Devolution and property taxes

Devolution may be grabbing the headlines amid a background of Brexit uncertainty, but in reality it's been going on a lot closer to home for decades.

Back in September 1997, Scotland and Wales held referendums to transfer certain tax powers from central government to the regions, while Northern Ireland followed suit a year later.

While these devolution deals saw the creation of various parliaments and assemblies, stamp duty land tax is one of the latest significant tax powers to be fully devolved from Westminster.


Despite the Scottish electorate rejecting full independence from the UK in 2014, the debate prior to the referendum was dominated by what powers Scotland should be able to decide for itself.

One of the earliest tax powers to be devolved from Westminster to Holyrood was stamp duty land tax, which was replaced by land and buildings transaction tax (LBTT) on 1 April 2015.

Exactly a year later the LBTT additional dwellings supplement came into force, which charges an extra 3% on purchases of second homes above £40,000.

The Scottish government has proposed that first-time buyers will be able to buy a property for £175,000 without being liable for LBTT. This is due to come into effect during the next tax year.

Other existing LBTT thresholds remain unchanged for 2018/19.


Wales is in line to collect its first national tax in almost 800 years from April 2018 when it replaces stamp duty land tax with its own devolved land transaction tax (LTT).

The current tax-free stamp duty threshold on most residential transactions in Wales stands at £125,000 until 31 March 2018.

LTT will replace stamp duty in Wales from 1 April 2018, with the tax-free threshold initially being £150,000. An extra 3% is charged on the purchase of all additional residential properties in Wales.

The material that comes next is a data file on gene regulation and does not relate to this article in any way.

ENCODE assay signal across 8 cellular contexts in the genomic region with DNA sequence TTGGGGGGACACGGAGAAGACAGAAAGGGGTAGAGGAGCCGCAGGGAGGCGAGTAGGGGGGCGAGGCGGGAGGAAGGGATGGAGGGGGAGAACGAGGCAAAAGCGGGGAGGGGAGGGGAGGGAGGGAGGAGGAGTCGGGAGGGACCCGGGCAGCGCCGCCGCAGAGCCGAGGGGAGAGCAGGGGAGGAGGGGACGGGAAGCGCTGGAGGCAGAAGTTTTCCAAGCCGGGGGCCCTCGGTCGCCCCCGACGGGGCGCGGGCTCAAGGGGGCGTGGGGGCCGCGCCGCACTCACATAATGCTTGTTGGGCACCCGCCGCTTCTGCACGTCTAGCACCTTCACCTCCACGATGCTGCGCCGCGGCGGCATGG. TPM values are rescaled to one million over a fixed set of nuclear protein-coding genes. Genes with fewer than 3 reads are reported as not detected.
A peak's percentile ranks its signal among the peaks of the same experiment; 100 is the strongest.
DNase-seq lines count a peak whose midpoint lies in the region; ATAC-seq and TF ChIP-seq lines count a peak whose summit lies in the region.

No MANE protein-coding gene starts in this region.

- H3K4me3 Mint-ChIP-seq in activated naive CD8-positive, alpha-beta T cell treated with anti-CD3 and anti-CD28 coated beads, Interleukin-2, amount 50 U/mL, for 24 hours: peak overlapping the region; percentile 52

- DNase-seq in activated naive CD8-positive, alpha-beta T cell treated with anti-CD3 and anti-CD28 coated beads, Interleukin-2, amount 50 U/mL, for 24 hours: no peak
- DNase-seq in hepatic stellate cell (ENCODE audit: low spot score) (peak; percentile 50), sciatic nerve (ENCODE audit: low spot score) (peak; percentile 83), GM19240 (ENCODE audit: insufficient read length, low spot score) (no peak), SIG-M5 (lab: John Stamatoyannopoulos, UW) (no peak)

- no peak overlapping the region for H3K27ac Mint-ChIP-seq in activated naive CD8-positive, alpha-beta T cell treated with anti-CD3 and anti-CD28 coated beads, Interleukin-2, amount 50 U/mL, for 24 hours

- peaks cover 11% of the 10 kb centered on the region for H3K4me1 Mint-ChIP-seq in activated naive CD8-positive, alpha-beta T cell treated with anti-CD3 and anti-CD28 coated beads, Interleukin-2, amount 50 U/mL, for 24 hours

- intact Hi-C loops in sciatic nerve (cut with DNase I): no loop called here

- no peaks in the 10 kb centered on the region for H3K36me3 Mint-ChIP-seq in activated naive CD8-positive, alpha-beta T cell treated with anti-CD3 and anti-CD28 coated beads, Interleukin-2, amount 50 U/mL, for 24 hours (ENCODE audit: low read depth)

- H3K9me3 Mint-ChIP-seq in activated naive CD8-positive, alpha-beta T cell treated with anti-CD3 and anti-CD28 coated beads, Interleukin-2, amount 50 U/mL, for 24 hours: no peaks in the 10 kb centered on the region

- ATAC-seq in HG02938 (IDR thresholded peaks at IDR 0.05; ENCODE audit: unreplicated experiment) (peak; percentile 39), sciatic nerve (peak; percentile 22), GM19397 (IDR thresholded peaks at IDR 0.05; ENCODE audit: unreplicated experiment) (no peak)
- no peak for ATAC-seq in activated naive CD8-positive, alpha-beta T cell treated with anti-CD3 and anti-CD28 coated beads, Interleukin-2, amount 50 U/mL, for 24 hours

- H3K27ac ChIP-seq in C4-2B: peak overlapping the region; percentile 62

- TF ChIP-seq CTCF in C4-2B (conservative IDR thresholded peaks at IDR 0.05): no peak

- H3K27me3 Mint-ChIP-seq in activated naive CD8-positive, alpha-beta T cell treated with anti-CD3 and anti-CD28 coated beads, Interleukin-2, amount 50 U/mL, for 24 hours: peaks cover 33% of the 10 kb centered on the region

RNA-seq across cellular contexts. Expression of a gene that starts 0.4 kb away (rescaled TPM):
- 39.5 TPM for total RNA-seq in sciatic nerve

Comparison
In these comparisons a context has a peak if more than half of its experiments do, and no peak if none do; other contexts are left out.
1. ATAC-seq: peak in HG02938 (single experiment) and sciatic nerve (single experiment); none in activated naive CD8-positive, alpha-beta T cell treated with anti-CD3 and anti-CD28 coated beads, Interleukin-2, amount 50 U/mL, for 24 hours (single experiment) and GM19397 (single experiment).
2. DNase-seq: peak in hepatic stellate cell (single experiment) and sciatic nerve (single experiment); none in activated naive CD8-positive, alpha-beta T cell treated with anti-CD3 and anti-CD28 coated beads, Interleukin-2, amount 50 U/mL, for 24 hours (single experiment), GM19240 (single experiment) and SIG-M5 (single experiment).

That decision was made before chancellor Philip Hammond abolished stamp duty for first-time buyers on properties worth up to £300,000 in Autumn Budget 2017.

This meant first-time buyers in Wales could only take advantage of the Westminster policy for around 3 months (or another 6 weeks) before the devolved LTT takes effect.

However, in response to Hammond's Budget measure, the Welsh Assembly's finance secretary Mark Drakeford raised the LTT threshold to £180,000 for all homebuyers - not just first-time buyers.

From 1 April 2018, homebuyers in Wales will only pay various rates of LTT if they fall into the following thresholds:

  • £180,000 to £250,000 - 3.5%
  • £250,001 to £400,000 - 5% 
  • £400,001 to £750,000 - 7.5%
  • £750,001 to £1 million - 10%
  • above £1 million - 12%.

England & Northern Ireland

If you buy a property worth more than £125,000 in England, Northern Ireland and (until 1 April 2018 at least) Wales, you will usually pay stamp duty on increasing portions of the price.

No tax is charged on properties worth less than £125,000, while a 2% charge is levied on the next £125,000 - so homes worth between £125,001 and £250,000.

You will pay 5% stamp duty on homes worth from £250,001 to £925,000, and 10% on any value above this up to £1.5 million.

Any house worth more than £1.5 million will attract a stamp duty charge of 12%.

Different rules apply to first-time buyers, who've been able to buy their first home since 22 November 2017 without paying tax on purchases worth less than £300,000.

5% stamp duty will be charged on homes worth more than this, and no relief will be available for first-time buyers paying more than £500,000.

We're happy to talk through any tax issue.